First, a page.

Mahadeva Temple Itagi, Karnataka built by Kalyani Chalukyas -- symphony in rock

Itagi Mahadeva temple, Karnataka.

Ornate pillars, Mahadeva temple, Itagi, KA

Aptly called "Emperor among Temples",  the Mahadeva Temple  in the town of Itagi,  Koppal District of Karnataka state is truly a legacy of  Western Chalukya rulers and their architectural finesse.  A protected monument under the ASI - Archaeological Survey of India, unfortunately,  little attention is paid to the architectural splendor of the  western Chalukyas  and their monuments here.  These rulers ruled the central Karnataka for a long period about 200 years. The Kalyani Chalukyas  (western Chalukyas) were as good as Hoysala rulers in the realm of fine temple architecture using soapstone. As a matter of fact, Hosalas introduced lathe-turned pillars,  and other styles and aesthetics based on  the models of Kalyani Chalukyas. A good example is: Chennakeshava Temple at Belur, Karnataka. Mahadeva temple,  the largest and most ornate of the temples built by Kalyani Chalukyas and many smaller temples  that are scattered  across the Tungabhadra region form a monument complex, highlighting the religious fervor of the Kalyani Chalukyas.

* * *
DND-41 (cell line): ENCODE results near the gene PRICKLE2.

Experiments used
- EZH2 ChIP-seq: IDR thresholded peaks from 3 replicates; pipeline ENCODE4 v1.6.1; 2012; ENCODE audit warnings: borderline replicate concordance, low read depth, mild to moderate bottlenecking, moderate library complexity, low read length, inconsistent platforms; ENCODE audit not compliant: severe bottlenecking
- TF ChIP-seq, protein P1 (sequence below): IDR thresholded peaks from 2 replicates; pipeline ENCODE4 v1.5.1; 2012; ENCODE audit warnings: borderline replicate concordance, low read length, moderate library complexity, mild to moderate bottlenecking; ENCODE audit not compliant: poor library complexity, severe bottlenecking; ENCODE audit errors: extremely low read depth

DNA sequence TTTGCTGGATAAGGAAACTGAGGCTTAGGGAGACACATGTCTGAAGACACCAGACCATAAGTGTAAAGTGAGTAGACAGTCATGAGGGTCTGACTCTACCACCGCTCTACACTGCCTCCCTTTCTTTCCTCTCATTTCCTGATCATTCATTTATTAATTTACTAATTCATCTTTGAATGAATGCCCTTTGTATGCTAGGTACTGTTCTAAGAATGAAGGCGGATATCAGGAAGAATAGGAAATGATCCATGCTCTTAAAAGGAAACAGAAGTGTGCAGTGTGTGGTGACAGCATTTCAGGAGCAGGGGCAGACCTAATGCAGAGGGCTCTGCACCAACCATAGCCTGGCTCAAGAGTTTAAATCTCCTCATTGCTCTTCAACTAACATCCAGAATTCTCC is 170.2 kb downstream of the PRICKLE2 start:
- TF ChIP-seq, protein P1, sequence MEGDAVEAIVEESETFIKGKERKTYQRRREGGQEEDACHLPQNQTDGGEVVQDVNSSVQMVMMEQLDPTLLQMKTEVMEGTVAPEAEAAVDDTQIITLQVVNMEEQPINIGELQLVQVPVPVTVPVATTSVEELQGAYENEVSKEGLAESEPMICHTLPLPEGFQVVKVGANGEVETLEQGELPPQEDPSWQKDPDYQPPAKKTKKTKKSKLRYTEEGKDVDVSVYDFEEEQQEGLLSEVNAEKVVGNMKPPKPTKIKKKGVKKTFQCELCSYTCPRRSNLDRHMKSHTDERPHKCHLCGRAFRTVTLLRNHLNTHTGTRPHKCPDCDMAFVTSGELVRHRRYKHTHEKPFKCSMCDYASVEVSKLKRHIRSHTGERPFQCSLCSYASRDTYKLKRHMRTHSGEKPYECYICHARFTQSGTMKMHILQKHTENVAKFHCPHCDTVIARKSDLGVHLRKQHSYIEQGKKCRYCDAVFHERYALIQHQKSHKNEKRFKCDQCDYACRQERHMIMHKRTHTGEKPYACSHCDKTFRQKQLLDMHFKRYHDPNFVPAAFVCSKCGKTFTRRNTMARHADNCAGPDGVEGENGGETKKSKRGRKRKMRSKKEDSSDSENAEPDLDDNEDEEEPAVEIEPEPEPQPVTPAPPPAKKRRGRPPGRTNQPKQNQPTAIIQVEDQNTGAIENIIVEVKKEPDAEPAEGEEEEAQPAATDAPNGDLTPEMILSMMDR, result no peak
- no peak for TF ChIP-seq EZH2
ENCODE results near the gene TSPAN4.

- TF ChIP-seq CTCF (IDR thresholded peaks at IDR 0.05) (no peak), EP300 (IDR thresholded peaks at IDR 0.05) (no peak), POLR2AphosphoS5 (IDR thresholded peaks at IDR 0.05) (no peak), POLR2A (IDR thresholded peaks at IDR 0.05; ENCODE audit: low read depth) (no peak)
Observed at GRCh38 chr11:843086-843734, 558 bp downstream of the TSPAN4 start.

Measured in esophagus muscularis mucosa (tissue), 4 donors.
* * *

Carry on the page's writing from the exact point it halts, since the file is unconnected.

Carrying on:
Itagi Mahadeva temple, KA

Above image; Note the two mantaps (hall). One is closed and the other one  is open

Itagi Mahadeva temple, KA

Above image: Small Nandi (bull) in sitting position is facing the sanctum (garbhagudi). The pillar in the front may be later addition to support the beams.

Itagi, Koppal dist. Karnataka 

12 th C. Step-well, Itagi Mahadeva temple, KA

ASI  has been making improvements on  this historical and richly decorated temple since its take over in 2005. Prior to that this place and the surrounding areas were in bad shape with no proper access road for the tourists, let alone lack of barricade. Unlike many south Indian temples the construction material used here is mainly soapstone  also called Steatite (talc-schist - a metamorphic rock consisting of  magnesium rich talc) which is widely found in this area. Being soft, but durable, it is easy to make fine carvings on these rocks. Obviously, this temple built in  1112 CE has rich ornamental  features and attributes that show a fusion  of Dravida and Nagara styles. They are well highlighted in the super structures.   The plan of this temple is quite similar to that of Amruteshwara Temple at Annigeri, Karnataka. 

The builder of this temple (main deity is God Shiva) was  a commander (Dandanayaka) in the army of the Western Chalukya King Vikramaditya VI. Well made  sculptures, meticulously crafted carvings on walls, ornate pillars, the tower  and the nearby symmetrically designed  open step well called ''Shivatheertha''  (80-ft deep ) behind this place  give us some idea about the ingenious handling of  stone works and the depth of imagination  of  the highly talented artisans of the Chalukya period. This monument, no doublet, architecturally  is as good as the one at Halebidu. Surprisingly, the East - facing temple has two shrines  dedicated to  Murthinarayana and Chandraleshwari, parents of Mahadeva, the Chaukya commander.